Jan 23 2019 | by OrionW
The Monetary Authority of Singapore (MAS) published an updated version of A Guide to Digital Token Offerings (the Guide) on 30 November 2018. The Guide provides general guidance on the application of the securities laws to offers or issues of digital tokens in Singapore. The Guide now also includes information concerning the potential application of the new Payment Services Act (PSA) to certain digital tokens and activities related to those tokens and a significantly expanded discussion of MAS’s anti-money laundering / countering the financing of terrorism (AML/CFT) requirements as they apply to digital token offerings. Although the Guide is expressly non-binding and non-exhaustive, it provides welcome reassurance and clarity for existing and potential issuers of digital tokens in Singapore. This article updates our November 2017 article on the previous version of the Guide.
The Guide’s central message is that offers or issues of digital tokens may be regulated by MAS if they constitute ‘capital markets products’ under the Securities and Futures Act (SFA). Such products include securities, units in a collective investment scheme (CIS), derivatives contracts and spot foreign exchange contracts for purposes of leveraged foreign exchange trading. MAS noted that it will look to the structure and characteristics of, including the rights attached to, a digital token when considering if it is a capital markets product under the SFA.
MAS has stated that offers of digital tokens that amount to offers of capital markets products are subject to the usual offering requirements as set out in Part XIII of the SFA, unless exempted. Exemptions are available for small (personal) offers (broadly, raising no more than S$5 million within any 12-month period), private placements (offers to no more than 50 persons within any 12-month period) and offers to institutional or accredited/high net worth investors.
The Guide also highlights that intermediaries who facilitate offers or issues of digital tokens that are capital markets products will require capital markets services licences or other approvals to operate. Examples include: an intermediary operating a primary platform for offering or issuing digital tokens in Singapore that constitute capital markets products; an intermediary providing financial advice in Singapore in respect of digital tokens that are considered investment products; and an intermediary establishing or operating a trading platform in Singapore for digital tokens that are securities or futures contracts.
Such licensing or other approval requirements under the SFA may apply equally to intermediaries based partly or wholly outside of Singapore. Similarly, a person based overseas who provides financial advisory services in Singapore could be deemed to be acting as a financial adviser in Singapore and may require a licence under the Financial Advisers Act (FAA).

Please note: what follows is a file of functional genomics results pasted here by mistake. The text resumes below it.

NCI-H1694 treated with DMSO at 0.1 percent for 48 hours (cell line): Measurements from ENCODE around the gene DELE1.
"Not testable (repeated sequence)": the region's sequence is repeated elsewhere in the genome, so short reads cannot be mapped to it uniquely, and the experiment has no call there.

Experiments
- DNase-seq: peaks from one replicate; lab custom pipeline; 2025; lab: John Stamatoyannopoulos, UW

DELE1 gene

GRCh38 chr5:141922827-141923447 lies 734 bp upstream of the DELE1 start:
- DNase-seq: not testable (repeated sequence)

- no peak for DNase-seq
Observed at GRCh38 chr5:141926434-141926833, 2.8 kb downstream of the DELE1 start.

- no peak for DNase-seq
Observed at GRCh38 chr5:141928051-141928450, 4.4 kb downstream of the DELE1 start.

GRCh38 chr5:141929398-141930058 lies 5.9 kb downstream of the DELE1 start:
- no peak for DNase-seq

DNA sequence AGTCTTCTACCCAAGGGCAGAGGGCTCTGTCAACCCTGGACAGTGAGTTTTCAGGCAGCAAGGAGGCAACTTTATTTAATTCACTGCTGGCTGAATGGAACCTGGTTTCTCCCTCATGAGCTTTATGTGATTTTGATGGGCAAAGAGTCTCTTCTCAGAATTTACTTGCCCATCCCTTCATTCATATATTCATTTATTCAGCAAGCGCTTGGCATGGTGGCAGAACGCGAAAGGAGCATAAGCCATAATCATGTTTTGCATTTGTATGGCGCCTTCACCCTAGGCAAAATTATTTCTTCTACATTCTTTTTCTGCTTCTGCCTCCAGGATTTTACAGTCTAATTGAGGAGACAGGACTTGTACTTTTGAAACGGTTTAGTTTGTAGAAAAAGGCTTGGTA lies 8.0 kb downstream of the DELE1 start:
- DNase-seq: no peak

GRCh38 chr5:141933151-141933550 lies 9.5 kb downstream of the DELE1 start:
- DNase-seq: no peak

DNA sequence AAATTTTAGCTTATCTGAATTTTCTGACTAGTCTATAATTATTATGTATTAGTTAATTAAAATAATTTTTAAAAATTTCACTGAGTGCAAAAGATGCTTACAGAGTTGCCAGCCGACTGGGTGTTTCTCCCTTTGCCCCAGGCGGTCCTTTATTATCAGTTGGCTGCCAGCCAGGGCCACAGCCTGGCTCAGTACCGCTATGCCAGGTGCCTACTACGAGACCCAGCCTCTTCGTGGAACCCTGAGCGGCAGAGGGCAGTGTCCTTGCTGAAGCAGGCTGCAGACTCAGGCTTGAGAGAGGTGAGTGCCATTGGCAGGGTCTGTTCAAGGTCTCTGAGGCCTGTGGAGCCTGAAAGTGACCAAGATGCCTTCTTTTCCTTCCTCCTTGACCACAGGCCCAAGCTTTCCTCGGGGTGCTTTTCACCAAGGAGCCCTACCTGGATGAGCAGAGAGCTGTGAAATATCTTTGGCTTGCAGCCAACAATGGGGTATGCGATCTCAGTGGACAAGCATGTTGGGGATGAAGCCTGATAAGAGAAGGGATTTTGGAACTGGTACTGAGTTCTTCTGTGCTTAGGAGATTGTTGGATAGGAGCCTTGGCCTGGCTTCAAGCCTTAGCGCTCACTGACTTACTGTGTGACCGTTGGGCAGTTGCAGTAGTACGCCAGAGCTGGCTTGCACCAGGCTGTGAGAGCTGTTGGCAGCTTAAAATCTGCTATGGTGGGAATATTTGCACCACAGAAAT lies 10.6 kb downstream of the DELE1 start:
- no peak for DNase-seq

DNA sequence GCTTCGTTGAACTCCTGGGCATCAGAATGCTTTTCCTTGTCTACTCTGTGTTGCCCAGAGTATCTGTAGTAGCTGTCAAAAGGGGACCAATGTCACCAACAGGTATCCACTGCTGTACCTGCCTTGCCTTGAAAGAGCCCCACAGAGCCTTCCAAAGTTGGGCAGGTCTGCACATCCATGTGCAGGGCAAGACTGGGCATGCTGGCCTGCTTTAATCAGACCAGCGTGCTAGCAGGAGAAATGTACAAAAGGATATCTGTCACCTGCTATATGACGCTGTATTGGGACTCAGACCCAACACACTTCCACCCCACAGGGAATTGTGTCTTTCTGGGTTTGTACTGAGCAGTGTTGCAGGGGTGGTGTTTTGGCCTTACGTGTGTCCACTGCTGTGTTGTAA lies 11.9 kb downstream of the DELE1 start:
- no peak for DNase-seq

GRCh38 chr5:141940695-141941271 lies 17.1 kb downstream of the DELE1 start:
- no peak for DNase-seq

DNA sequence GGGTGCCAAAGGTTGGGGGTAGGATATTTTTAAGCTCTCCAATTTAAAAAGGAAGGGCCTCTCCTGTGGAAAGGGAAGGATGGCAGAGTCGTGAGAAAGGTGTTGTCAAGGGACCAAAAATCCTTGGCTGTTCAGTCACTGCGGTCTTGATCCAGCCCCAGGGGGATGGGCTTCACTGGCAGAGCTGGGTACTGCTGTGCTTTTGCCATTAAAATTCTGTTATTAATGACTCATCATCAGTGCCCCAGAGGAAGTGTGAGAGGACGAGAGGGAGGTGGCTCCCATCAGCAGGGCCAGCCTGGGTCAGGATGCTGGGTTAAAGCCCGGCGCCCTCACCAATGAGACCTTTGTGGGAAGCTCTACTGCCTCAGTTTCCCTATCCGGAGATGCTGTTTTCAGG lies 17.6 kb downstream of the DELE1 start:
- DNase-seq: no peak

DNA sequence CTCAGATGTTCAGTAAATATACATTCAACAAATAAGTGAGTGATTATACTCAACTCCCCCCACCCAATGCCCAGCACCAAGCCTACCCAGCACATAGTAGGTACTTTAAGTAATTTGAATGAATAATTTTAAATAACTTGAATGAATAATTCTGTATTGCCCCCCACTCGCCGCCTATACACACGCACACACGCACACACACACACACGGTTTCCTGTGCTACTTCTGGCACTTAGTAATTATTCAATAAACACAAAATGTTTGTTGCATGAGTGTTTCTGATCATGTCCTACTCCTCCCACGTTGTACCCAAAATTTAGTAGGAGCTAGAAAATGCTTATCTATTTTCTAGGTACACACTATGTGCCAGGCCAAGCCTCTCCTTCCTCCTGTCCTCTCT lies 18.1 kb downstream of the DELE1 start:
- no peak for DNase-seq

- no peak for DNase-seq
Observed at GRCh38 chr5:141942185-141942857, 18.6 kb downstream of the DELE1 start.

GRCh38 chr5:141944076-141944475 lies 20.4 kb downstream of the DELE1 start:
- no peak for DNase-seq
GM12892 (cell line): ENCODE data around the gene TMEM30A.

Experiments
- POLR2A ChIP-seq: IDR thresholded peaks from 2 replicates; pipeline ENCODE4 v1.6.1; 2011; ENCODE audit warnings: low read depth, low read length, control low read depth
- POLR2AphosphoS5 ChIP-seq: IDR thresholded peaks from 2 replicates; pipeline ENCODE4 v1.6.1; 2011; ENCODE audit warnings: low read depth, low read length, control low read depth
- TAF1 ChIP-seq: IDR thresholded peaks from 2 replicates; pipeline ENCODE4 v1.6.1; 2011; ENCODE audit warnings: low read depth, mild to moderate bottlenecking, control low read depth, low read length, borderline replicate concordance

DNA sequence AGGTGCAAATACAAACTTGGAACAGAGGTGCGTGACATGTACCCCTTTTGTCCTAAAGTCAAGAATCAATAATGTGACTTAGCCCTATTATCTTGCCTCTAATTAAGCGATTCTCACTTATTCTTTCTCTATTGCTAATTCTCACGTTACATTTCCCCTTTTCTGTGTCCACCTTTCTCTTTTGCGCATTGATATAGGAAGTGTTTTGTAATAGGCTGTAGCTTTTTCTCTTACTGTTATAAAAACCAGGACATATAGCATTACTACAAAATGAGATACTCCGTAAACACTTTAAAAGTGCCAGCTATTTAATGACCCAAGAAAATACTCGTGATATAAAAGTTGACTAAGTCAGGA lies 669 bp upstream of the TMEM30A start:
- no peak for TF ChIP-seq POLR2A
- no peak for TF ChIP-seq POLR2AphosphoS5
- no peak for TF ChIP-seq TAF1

The Guide reviews the AML/CFT requirements for intermediaries conducting regulated activities. For example, those intermediaries must take appropriate steps to identify, assess and understand their money laundering and terrorism financing (ML/TF) risks; develop and implement policies, procedures and controls to enable them to manage and mitigate the risks they have identified; perform enhanced measures where higher ML/TF risks are identified; and monitor the implementation of those policies, procedures and controls, and enhance them if necessary.
MAS also notes that a person dealing in digital payment tokens (tokens that are not capital markets products, are not denominated in or pegged to a fiat currency and are accepted by the public for goods and services or to discharge a debt) or facilitating the exchange of digital payment tokens will require a licence under the PSA and will be subject to AML/CFT requirements. However, even if a token is not a capital markets product and the person transacting in the token is not required to be licensed under the PSA, MAS has emphasised that the ML/TF laws continue to apply.
The Guide now includes 11 case studies that help explain the approach MAS will take when assessing digital tokens. The key points from these case studies are summarised below.
MAS has reaffirmed that businesses seeking to apply technology in innovative ways to provide financial services that are or are likely to be regulated by MAS are eligible to apply to enter the MAS regulatory sandbox and face relaxed specific legal and regulatory requirements.
Finally, MAS notes that it only wishes to receive inquiries regarding the application of the securities laws to digital tokens after a person has reviewed the case studies and answered certain critical questions set out in the Guide. If an inquiry is warranted, MAS provides a helpful checklist of items to consider submitting in support of the inquiry. MAS stresses that any reply to an inquiry would not be an endorsement of the inquirer’s digital token, offering or business model and would not preclude MAS from taking enforcement action based on the characteristics of the token as issued and/or the actions of the inquirer related to the issuance of the token.
 The Guide analysed the proposed version of the PSA, the Payment Services Bill, but there are no material differences between the PSA and the Bill with respect to the matters discussed in the Guide. Please see our article providing an overview of the PSA [link].